The sixth of April doesn’t have quite the same ring about it as the first of January. The beginning of the tax year does not tend to see us making resolutions to live better, healthier lives. But this year the government is trying to do it for us. The new tax year sees the introduction of a wholly new tax, the sugar tax. It is intended to discourage our addiction to sugary drinks which contribute to tooth decay, obesity, diabetes and even cancer. Will this tax stick work, or will it simply add to the cost of living of the poorest people among us, who consume so much sugary drink?
No one seriously doubts the harm that excessively sugary drinks can cause. They lead to tooth decay, especially in children: it is the most common reason for children to be admitted to hospital. Public Health England estimates that 39,100 teeth were extracted during 2016/17, just over half of them from children between five and nine: 7,500 were extracted from children under five. But even more seriously they are also held partly responsible for the epidemic of obesity, especially in the young. Obesity itself is the cause of the fast-rising incidence of Type 2 diabetes and is one of the principle causes of various forms of cancer.
Public health guidelines suggest that children between four and six should consume no more than the equivalent of five sugar cubes a day; seven to ten year-olds, six; and children over eleven, seven. Yet many sugary drinks contain the equivalent of around ten sugar cubes and many children drink far more than one a day. On average, teenagers are consuming three times more sugar than is recommended. The public health minister, Steve Brine, says that teenagers are consuming ‘nearly half a bath tub of sugary drink a year’.
In order to do something about it, the government is following the example of other countries such as Mexico, France and Norway by introducing a sugar tax intended to act as a disincentive to this consumption. For sugary drinks that contain more than 8g of sugar per 100ml, there will be a tax equivalent of 24p a litre; for drinks with between 5g and 8g, the tax will be at 18p a litre. Pure fruit juice (with no added sugar) and sugar drinks that have a high milk content will be exempt.
The Treasury initially forecast that the likely revenue from this tax would be around £500m a year and announced that it would spend the money on schools sports and on breakfast clubs. But already it has reduced the forecast revenue by over a half, to £240m. That’s because around half of the producers of sugary drinks have responded to the prospective tax (and also because many feel they can no longer turn a blind eye to the effects of excessive sugar in their drinks) by reducing the sugar content.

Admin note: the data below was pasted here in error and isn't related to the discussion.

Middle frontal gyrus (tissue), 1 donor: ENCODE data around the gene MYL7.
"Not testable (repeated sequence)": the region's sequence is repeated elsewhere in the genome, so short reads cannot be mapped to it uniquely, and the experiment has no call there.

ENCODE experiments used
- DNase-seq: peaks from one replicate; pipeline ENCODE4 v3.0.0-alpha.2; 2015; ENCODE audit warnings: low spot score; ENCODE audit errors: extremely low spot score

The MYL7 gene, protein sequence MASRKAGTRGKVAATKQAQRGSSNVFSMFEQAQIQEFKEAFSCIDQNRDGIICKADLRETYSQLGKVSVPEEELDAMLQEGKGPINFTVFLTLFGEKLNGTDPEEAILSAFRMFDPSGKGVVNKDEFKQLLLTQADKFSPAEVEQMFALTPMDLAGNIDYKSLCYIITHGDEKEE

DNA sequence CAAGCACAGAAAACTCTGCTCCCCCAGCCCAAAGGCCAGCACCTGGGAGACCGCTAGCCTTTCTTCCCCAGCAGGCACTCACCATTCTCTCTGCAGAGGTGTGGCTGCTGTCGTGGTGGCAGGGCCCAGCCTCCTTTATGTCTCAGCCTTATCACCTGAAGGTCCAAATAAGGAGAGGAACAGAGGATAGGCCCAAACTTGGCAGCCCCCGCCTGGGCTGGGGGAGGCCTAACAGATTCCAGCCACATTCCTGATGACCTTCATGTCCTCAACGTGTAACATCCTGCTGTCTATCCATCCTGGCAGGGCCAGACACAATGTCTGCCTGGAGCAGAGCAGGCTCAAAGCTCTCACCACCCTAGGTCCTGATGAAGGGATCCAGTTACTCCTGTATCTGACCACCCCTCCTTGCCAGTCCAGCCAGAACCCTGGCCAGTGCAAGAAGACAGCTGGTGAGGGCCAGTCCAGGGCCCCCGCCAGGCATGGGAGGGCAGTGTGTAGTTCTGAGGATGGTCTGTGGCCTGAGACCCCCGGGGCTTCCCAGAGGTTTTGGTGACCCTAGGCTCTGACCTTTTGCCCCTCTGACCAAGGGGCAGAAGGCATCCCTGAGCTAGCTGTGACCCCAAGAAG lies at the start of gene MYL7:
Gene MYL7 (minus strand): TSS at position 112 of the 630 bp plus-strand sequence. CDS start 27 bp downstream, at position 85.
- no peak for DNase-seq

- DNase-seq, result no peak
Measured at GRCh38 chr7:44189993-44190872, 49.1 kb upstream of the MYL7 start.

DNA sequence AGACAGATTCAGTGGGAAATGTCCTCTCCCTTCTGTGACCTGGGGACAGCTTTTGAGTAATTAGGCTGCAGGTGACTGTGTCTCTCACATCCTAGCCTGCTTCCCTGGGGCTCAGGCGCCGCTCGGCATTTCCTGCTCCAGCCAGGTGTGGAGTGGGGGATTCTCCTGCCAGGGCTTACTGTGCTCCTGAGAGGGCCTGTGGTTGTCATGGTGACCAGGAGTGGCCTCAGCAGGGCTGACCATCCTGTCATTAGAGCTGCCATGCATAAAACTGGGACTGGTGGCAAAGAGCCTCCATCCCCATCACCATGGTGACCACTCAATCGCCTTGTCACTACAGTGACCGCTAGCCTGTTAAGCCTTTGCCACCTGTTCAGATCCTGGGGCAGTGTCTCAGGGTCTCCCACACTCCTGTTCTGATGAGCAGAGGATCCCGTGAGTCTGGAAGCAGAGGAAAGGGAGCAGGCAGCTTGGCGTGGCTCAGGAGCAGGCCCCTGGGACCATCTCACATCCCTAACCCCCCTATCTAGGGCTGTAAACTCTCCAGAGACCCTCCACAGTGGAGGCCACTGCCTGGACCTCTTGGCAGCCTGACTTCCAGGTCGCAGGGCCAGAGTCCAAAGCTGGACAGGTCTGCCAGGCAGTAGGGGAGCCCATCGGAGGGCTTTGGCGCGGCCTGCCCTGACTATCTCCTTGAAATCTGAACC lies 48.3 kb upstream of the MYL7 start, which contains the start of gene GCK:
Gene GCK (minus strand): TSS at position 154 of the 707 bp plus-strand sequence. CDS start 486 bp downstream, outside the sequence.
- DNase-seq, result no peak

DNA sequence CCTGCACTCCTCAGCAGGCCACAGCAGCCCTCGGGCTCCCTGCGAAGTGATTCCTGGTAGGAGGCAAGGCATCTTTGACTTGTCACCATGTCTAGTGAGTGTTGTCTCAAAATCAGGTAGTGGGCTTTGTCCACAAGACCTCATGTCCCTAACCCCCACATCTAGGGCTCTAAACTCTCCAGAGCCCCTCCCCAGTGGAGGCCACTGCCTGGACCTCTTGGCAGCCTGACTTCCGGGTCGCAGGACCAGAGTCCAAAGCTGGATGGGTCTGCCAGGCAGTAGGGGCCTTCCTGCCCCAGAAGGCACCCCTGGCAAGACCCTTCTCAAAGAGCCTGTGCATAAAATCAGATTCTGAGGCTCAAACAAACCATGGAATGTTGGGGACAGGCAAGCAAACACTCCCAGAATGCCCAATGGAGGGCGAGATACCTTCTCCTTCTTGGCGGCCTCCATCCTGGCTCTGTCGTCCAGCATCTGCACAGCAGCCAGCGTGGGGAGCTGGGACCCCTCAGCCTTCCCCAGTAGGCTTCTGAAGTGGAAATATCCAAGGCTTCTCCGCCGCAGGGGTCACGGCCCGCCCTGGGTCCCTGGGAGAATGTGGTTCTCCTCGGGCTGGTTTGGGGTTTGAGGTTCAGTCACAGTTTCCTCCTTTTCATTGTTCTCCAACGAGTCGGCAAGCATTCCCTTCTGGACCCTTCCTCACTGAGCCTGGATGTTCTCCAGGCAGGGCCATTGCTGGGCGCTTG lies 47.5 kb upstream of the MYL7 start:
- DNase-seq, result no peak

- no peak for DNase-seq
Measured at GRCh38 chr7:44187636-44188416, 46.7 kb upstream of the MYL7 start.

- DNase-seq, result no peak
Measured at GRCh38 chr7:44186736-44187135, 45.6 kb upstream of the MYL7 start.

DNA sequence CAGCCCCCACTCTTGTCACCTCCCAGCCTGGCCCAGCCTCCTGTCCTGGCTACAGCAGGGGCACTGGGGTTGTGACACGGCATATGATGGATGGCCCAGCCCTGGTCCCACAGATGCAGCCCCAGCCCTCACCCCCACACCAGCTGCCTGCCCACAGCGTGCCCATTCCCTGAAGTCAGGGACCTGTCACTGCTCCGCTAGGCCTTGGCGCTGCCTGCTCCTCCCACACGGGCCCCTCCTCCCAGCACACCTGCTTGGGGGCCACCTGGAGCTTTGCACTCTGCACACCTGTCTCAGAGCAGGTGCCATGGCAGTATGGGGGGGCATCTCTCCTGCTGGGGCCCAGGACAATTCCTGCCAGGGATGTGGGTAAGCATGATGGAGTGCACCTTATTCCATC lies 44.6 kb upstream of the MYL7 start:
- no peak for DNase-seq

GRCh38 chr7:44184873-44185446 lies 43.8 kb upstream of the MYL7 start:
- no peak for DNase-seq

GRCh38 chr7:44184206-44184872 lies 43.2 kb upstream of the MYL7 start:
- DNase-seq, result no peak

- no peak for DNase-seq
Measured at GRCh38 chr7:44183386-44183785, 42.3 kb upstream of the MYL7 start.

Irn-Bru has cut its sugar content from 10.3g per 100ml to 4.7g; Ribena has cut it from 10g to 4.5g; and Lucozade from 13g to 4.5g. Coca-Cola and Pepsi have so far made no cut, keeping their sugar contents to be between 10g and 11g per 100ml.
The very fact that half of the firms that produce sugary drinks have cut their sugar content is given as evidence of the success of the tax proposal. But it may be too soon to claim complete success. Whilst many experts would accept that a cut to sugar content is likely to have a major impact on the levels of tooth decay, they are less certain about the effect on obesity.
In the first place, they argue that reducing sugar consumption may not in itself be sufficient to reverse the obesity epidemic. Other factors, notably increased exercise, are thought to be necessary too. Furthermore, they point out that there are still around half of sugary drink firms that haven’t responded to the tax by reducing their sugar content. It may be that consumption of their drinks will increase if people who like sugary drinks find those whose sugar content has been reduced no longer sufficiently to their taste. And it may turn out that they will be prepared to pay the extra cost of the tax (if it is passed on to them by producers) rather than be deterred from doing so as is intended.
Evidence that this may prove the case comes from a research survey done by Mintel which found that only under half of respondents said they would cut back on their consumption of sugary drinks if the price went up. If that turns out to be true, then not only will the tax have partly failed in its aim but it will have burdened some of the poorest people in society (who tend to consume a lot of sugary drinks) with extra costs on their already tight budgets.
So is the sugar tax worthwhile? Its defenders argue that it has already proved its worth because of the reaction of half of the industry itself. They add that even if only half of consumers of drinks that still have the high sugar content are deterred from paying the extra cost, then that too will have a beneficial effect. But sceptics argue that the tax will have only a partial effect on the obesity epidemic and that the poor will pay a disproportionate share of the cost of the government wanting to be seen to be doing something.
What’s your view? Let us know.